School closures and the banning of mass events like football matches are not particularly recommended. It is argued that children themselves are the least at risk from the virus and, by closing schools they may become a channel of infection to older carers such as Grandparents. The UK government adds that this policy would massively deplete the manpower of hospitals and care homes, because vast numbers of medical staff would be forced to stay at home to look after their children.
Although the policy of keeping schools open has been labelled as “risky” by some experts, Professor Ian Donald, University of Liverpool, says UK Prime Minister Boris Johnson’s plan for the outbreak is based on the idea that low-risk people are actually meant to catch the virus. When enough people have this immunity it eventually limits the spread of the virus as it has fewer places to go. The population overall is then safe because it has an inherent immunity to it. He is quoted as saying: “The UK starting assumption is that a high number of the population will inevitably get infected whatever is done – up to 80%. As you can’t stop it, it is best to manage it.” Writing in the Daily Record, Tim McNulty reports that the aim of the UK is to have as many lower risk people infected as possible. Immune people cannot infect others; the more there are, then the lower the risk of infection. That’s herd immunity.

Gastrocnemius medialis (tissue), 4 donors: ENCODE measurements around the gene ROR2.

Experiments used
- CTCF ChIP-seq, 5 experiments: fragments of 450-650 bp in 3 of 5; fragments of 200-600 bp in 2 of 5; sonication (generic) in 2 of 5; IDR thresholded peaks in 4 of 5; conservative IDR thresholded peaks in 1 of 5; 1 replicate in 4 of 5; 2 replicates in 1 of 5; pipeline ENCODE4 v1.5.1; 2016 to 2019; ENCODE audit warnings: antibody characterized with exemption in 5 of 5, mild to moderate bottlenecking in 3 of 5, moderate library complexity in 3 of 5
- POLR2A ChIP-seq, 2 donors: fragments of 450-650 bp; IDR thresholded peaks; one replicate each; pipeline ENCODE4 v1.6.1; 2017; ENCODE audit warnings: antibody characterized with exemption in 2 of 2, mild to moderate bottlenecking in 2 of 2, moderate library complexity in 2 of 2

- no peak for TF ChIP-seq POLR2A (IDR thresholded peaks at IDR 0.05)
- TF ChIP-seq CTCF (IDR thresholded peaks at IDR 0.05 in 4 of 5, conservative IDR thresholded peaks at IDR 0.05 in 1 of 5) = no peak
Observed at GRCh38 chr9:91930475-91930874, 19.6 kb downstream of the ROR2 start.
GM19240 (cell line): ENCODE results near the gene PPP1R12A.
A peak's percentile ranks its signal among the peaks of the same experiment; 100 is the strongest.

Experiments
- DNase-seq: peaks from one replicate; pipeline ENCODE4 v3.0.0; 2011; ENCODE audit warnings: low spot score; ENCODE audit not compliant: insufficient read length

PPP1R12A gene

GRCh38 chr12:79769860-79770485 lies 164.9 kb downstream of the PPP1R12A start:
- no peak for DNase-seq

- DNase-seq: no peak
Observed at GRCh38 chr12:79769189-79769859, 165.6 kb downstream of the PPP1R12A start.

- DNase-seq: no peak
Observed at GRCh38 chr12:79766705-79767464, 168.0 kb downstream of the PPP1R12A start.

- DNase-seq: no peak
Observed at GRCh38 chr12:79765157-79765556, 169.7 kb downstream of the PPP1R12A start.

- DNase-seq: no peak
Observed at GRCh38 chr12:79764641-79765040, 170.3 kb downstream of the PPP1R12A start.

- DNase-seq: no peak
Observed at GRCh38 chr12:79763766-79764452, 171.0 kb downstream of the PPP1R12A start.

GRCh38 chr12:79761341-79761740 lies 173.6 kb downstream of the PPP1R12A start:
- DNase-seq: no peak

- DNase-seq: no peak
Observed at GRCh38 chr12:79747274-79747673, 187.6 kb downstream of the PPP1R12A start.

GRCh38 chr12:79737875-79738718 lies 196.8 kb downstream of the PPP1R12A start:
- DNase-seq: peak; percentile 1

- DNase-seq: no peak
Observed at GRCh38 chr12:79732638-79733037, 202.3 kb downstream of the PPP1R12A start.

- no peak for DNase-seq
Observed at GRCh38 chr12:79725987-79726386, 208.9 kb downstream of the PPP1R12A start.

The Italian strategy is to stop as much infection as possible – or all infection. This is appealing, but then what? The restrictions are not sustainable. So they will need to be relaxed at some time. But that will lead to re-emergence of infections and climbing rates again. This is not a sustainable model and takes much longer to achieve an immune population.
Take care of yourself
At present, National Health Service England simply advises people to stay at home for seven days if they have Coronavirus symptoms such as a high temperature and/or a new, continuous cough. They also say: Do not go to a GP (Doctors’) surgery, pharmacy or hospital. (You do not need to contact the health advice line 111 to tell them you’re staying at home). They say, testing for coronavirus is not needed if you’re staying at home.
The NHS also advises:
– Wash your hands with soap and water often – do this for at least 20 seconds
– Always wash your hands when you get home or into work
– Use hand sanitiser gel if soap and water are not available
– Cover your mouth and nose with a tissue or your sleeve (not your hands) when you cough or sneeze
– Put used tissues in the bin immediately and wash your hands afterwards
– Try to avoid close contact with people who are unwell
– Do not touch your eyes, nose or mouth if your hands are not clean